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Berlin Mosque Holds Interfaith Vigil for Orlando, Florida Shooting Victims

Katie Burns
Dr. Reza Mansoor, speaking at the Berlin Mosque on Tuesday
“This person took the lives of all of us 50 times over.”
Dr. Reza Mansoor

The Islamic Association of Greater Hartford hosted an interfaith vigil for the victims of the Orlando, Florida shooting on Tuesday night. Attendees came together to try to make sense of the events that occurred. 

Almost 200 people filed into a crowded, carpeted room at the mosque, making small talk. Some were wearing head scarves, others yarmulkes, and others wore crosses -- but all were barefoot as they entered the Berlin Mosque.

Dr. Reza Mansoor, president of IAGH, invited faith leaders and members of the LGBTQ community to speak at the public event.

“It’s good to be in solidarity with all of you, it’s good to be in solidarity with all of America standing united here, and in particular with the LGBT community that have suffered horribly by this act,” Mansoor said.

Mansoor acknowledged how upsetting it was that such an act occurred during the month of Ramadan, which he said is one of the most spiritual months for Muslims.

“As many of you know, the Qu'ran is very clear. The killing of a single person is as though you killed all of humanity. And the saving of a single person is as though you saved all of humanity,” Mansoor said. “This person took the lives of all of us 50 times over.”

The vigil began with a recitation of the Qu'ran and a corresponding translation. Jewish, Christian, Muslim, and non-religious people took turns sharing their reflections and prayers.

Rabbi Herb Brockman condemned the hateful rhetoric that not only contributed to the shooting, but to the discussion around it.

Rabbi Herb Brockman, from the Congregation Mishkan Israel in Hamden, addressed the crowd, some of whom were seated in chairs. Others sat on the floor along the wall in the Islamic tradition.

“When I thought about [being] here this evening, my heart was broken,” Brockman said. “But seeing all of you here, being here together, my heart is full.”

Brockman condemned the hateful rhetoric that not only contributed to the shooting, but to the discussion around it.

“While this is clearly the result of the deranged and pathetic mind of one individual, it is fueled like pouring gasoline on a match, those who would inflame the passions and incite anger toward others,” he said.

Robin McHaelen, executive director of the non-profit True Colors,  recognized the painful timing of events for the LGBTQ community as the Stonewall riots began in June. She said that after a series of police raids at the Stonewall Inn in New York City, a woman got fed up and threw her shoe at a police officer, inciting a series of riots that lasted three days.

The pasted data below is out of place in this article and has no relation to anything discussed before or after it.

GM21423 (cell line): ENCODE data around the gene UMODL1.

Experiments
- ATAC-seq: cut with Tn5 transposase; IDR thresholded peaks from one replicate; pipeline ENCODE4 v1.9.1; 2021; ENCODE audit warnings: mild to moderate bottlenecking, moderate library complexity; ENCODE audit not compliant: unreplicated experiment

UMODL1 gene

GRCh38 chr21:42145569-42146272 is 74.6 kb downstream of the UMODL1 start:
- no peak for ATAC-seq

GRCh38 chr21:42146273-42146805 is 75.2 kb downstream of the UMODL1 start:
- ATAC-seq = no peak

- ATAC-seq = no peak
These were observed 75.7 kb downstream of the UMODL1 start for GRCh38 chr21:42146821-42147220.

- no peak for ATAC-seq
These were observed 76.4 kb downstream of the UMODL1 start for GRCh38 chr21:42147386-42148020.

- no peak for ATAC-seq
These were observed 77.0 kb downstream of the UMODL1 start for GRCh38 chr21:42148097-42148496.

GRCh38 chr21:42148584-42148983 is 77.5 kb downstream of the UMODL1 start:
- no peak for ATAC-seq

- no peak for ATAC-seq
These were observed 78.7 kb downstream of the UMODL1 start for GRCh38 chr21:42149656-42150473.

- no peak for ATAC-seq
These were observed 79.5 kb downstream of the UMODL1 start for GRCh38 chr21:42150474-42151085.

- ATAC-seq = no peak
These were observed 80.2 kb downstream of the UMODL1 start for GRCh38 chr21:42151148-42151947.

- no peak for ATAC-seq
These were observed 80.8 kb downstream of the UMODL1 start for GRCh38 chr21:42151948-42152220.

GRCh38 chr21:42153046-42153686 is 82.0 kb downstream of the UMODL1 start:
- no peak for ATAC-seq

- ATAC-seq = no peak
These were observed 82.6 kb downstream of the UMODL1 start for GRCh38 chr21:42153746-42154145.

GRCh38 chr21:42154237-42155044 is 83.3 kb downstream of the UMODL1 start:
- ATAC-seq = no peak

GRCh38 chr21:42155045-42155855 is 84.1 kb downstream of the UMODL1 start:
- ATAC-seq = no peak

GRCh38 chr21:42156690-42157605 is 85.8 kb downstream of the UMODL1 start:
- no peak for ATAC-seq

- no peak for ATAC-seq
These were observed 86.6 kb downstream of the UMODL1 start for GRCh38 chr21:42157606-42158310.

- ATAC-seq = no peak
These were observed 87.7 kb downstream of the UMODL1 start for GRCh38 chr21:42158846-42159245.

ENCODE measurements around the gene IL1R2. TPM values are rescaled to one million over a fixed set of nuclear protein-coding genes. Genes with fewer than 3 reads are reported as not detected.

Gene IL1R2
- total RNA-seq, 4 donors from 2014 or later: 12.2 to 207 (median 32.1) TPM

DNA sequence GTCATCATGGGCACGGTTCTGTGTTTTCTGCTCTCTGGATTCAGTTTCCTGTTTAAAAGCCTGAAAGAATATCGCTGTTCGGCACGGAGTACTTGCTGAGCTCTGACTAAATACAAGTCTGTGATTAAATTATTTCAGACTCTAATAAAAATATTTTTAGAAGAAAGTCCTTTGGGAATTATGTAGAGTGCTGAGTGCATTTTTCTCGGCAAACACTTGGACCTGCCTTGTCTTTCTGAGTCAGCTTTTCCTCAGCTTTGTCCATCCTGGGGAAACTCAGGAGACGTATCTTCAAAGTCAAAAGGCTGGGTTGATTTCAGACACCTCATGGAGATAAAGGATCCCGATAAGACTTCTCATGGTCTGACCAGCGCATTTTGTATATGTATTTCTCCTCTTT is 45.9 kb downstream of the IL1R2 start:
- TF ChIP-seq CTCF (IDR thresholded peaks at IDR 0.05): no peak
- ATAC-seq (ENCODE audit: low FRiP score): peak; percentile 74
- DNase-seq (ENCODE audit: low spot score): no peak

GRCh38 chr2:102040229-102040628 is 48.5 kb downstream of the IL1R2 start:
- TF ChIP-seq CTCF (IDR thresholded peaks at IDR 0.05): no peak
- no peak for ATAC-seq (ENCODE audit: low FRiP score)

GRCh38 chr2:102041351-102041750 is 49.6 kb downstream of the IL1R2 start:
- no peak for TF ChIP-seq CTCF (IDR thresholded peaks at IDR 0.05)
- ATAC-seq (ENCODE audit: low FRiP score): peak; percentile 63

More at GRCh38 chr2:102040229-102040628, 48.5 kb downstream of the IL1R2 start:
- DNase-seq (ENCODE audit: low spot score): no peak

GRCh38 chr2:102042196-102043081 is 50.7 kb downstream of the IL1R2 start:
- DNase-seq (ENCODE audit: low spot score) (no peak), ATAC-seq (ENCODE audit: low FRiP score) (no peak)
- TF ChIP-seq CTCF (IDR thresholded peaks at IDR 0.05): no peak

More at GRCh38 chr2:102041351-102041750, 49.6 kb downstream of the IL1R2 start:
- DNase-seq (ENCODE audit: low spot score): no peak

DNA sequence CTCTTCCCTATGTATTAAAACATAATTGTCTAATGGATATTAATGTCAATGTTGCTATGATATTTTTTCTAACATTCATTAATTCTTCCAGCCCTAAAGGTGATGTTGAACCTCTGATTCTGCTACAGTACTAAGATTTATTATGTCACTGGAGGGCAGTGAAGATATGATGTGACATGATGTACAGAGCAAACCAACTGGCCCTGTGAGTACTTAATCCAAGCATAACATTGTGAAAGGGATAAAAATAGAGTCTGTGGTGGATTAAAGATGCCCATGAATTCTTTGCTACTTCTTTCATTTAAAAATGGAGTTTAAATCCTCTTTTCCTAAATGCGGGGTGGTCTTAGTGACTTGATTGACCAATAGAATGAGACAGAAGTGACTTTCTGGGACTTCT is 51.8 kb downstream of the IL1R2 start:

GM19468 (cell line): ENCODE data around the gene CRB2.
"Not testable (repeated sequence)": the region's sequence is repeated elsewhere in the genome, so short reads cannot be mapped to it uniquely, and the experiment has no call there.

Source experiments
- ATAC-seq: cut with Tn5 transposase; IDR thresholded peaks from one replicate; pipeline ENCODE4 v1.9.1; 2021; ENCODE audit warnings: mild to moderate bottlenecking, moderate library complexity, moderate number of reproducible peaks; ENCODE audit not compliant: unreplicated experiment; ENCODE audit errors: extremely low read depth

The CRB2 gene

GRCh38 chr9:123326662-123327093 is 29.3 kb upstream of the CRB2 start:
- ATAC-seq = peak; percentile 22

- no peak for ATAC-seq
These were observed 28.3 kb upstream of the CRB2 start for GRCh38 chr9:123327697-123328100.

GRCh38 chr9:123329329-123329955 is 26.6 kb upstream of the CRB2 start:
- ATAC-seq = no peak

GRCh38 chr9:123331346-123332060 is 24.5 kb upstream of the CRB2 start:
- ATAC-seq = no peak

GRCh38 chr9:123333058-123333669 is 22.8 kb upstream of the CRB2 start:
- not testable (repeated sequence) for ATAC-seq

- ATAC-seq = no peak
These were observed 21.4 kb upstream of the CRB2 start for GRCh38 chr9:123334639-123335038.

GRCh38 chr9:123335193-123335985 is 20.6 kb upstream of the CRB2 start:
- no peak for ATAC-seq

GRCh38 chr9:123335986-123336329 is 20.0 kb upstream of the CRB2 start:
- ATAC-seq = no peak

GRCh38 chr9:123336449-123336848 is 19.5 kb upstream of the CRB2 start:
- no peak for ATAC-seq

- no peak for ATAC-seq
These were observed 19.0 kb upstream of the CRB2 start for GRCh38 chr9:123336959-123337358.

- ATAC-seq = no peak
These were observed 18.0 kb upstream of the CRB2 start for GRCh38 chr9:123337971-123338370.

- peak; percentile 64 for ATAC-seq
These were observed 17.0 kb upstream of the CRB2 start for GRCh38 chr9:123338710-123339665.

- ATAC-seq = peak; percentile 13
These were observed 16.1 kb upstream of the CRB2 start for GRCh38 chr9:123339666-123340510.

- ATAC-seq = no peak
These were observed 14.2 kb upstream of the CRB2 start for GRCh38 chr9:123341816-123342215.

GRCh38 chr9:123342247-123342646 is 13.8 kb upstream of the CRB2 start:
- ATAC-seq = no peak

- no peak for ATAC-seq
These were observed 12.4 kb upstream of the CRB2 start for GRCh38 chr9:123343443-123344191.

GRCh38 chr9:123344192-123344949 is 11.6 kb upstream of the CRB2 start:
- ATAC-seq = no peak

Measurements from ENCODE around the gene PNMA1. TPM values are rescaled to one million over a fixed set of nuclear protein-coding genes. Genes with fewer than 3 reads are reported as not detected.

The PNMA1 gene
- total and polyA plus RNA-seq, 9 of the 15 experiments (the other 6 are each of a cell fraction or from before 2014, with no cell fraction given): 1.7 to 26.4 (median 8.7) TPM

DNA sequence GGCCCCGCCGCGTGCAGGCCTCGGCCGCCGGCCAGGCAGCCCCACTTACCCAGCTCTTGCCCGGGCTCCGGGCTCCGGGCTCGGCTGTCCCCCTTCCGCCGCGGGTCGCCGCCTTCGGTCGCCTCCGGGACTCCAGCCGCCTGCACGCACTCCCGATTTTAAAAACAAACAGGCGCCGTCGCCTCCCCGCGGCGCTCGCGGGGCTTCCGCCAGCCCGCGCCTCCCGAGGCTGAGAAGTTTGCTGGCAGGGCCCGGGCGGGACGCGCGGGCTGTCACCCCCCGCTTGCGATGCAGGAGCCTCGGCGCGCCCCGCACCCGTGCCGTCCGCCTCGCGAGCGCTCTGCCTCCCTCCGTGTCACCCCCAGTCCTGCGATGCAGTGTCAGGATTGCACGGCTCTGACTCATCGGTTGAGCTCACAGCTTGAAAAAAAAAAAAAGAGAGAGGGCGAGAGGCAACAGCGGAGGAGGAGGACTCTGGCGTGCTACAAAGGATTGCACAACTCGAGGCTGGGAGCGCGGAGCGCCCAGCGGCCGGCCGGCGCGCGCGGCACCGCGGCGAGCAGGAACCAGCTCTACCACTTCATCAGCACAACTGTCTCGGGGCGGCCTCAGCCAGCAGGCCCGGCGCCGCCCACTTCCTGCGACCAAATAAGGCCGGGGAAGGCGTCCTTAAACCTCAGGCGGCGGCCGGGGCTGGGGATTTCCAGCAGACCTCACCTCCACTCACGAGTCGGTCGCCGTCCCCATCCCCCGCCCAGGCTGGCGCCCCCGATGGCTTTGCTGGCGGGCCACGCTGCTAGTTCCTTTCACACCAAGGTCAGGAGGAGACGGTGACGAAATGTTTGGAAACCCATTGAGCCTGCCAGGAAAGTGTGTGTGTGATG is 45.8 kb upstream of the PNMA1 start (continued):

“June is a month in which we commemorate that moment in our time and in our history where we suddenly said, it’s not okay for you to not let us be who we are,” McHaelen said.

Credit Katie Burns
The Berlin Mosque

McHaelen drew parallels between the LGBTQ community and the Muslim community, in how they are perceived by others.

“This individual who did what he did in Orlando wasn’t allowed to be an individual person, he was somebody who was forced to represent all Muslims everywhere and that’s wrong,” McHaelen said.

There were 15 speakers at the vigil, some of whom Dr. Mansoor invited up at the last minute. He invited Berlin Police Chief  Paul Fitzgerald to speak, and told the crowd that Fitzgerald had made a police escort available at the mosque for whoever needed it since the day of the shooting.

Though the conversation mostly focused on mourning, and solidarity, the topic of gun violence made its way into the conversation.  Reverend Donald L. Hamer of the Trinity Episcopal Church in Hartford, pointed out the strides that still need to be made for the LGBTQ community, as well as the need for further gun legislation.

“I was shocked to actually witness for the first time via the video from a cell phone the incessant and prolonged rapid gunfire coming from that lone gun,” Hamer said.  “It is absurd that our congressional leadership, hiding behind the second amendment continues to allow these machine guns that were designed for military use only to be freely purchased by anyone who wants one.”

Credit Katie Burns
Vigil attendees gather following the breaking of the fast.

Reverend Kari Nicewander of Immanuel Congregational Church in Hartford said that even in times of hate, God’s love was apparent in the gathering of people in front of her.

“God’s love is alive in Orlando in the unending line of blood donors and people coming together to stand together in love and hope,” Nicewander said. “God’s love is alive in Muslim communities like this one sending love and support and compassion. God’s love is alive in LGBTQ communities choosing love and courage over fear.”

As the sun began to set, Mansoor invited those attending the vigil to join in breaking the fast that occurs at dusk during Ramadan. Members of the mosque passed around dates and bottles of water for those who participated. After a prayer, people bit into their dates while chatting quietly with others around them, as they slowly trickled out of the mosque. 

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